Did you get the result of last JLPT exam? You may started thinking to take next JLPT exam.
We interviewed a Japanese learner who passed JLPT N3 last year, and asked how he studied for that. We hope his learning tips would help your next JLPT challenge.
Name : Stuart
Nationality : New Zealand
Current Location : Tokyo
Tell us your Japan experiences shortly :
I work in Japan as a literature teacher at school. This time I’ve lived here for one year and will continue living here. 3 years ago, I also spent a year in Japan as an English teacher.
I passed the N3 on my last attempt (December 2018) and so I’m happy with that. A year before, I took N4 and passed that, so I probably would have been disappointed if I’d failed after a year of studying.
Interestingly, after the exam, I thought I had done well on the reading and poorly on the listening – I felt like I understood everything in the reading section and felt like I didn’t properly understand enough in the listening section. However, when my results were the total opposite, with my listening score being the highest of the sections.
I studied for one year. For vocabulary I studied on my own using Memrise. I didn’t study kanji formally, but for every word that I learned on Memrise, I also had to learn the kanji for it as well, so I absorbed a lot of kanji this way.
For grammar, I took a 4 week intensive course at a language school and covered basically all of the N3 grammar points from the NEW KANZEN MASTER N3 grammar book.
For listening, I didn’t really study this formally, but used the regular conversation classes I took with Kanako-sensei as a way of improving my listening. I did go through all of the New Kanzen Master N3 Listening textbooks listening exercises in the lead up to the exam. There were some useful strategies in their, but I probably did this too late and didn’t do enough follow up practice.
The NEW KANZEN MASTER series is excellent I think. Especially the grammar book. It is really thorough, and has just enough English to make it accessible.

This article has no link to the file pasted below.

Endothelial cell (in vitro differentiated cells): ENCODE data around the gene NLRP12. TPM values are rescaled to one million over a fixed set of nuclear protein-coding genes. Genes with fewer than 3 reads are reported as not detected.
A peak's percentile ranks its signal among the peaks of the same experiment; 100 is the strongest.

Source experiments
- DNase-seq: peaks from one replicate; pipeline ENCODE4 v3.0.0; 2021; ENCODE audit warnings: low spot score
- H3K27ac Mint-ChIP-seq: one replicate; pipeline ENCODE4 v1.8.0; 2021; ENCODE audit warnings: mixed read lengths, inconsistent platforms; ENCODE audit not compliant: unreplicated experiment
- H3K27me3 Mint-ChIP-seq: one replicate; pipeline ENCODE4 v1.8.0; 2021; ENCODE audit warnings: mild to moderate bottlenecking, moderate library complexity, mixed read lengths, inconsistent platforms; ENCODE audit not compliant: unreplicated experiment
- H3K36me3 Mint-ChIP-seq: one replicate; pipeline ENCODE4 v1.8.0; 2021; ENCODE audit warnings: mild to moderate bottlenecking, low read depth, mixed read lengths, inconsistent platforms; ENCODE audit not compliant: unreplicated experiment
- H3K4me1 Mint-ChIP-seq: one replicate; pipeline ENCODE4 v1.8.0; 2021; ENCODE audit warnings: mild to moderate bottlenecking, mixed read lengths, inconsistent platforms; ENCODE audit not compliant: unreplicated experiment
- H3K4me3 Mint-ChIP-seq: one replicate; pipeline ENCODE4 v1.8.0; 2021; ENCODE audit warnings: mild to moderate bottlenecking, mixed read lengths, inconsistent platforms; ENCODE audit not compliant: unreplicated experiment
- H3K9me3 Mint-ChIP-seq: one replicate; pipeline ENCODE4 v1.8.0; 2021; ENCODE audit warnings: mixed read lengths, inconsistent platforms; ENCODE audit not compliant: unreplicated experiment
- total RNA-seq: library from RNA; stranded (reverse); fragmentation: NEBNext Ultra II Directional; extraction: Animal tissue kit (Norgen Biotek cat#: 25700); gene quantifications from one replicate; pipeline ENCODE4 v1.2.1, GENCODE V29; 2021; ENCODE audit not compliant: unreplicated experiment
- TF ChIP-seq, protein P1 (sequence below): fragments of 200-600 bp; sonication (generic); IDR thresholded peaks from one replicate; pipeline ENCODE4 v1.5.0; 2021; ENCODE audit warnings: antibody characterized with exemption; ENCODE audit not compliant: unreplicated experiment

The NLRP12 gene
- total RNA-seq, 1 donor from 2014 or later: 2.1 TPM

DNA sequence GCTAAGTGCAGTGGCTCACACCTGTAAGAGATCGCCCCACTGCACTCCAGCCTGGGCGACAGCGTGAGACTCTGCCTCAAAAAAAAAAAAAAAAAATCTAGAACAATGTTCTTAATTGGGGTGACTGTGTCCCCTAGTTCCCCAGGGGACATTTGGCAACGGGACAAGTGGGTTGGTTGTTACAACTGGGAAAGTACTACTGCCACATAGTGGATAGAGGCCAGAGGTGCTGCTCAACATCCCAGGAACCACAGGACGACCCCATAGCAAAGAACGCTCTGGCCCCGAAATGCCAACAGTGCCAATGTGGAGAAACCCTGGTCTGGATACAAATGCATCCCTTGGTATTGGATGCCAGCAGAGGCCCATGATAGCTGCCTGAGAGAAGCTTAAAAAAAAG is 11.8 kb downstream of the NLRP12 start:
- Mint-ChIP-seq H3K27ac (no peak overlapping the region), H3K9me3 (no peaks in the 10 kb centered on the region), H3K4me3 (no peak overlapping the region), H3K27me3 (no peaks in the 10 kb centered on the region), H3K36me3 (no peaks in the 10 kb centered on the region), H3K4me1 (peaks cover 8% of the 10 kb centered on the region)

I prefer Memrise to Anki when learning vocabulary – I think it’s ability to ask you to choose and enter both in kanji and hiragana is great for remembering the kanji and reading of words at the same time as learning the vocabulary. I like its review system as well and it gives enough encouragement to do some everyday by breaking down big lists of vocabulary into manageable chunks that can be dealt with day after day.
Working with a Japanese teacher was probably the most effective ‘resource’ though, at least in terms of efficacy of learning, enjoyment of the learning process, and ongoing motivation.
I’m an irregular Japanese learner. I work full time and I can’t commit to full time study, so I do what I can when I can. I use the the JLPT as a measure of progress more than anything, and as a guide for what I should probably learn next.
I do think that there’s nothing better than learning together with a Japanese teacher – I’ve always made the most effective, efficient progress when I’ve been working together with a teacher. Especially as the levels get higher and the language becomes more complex, a teacher makes understanding the nuances so much easier.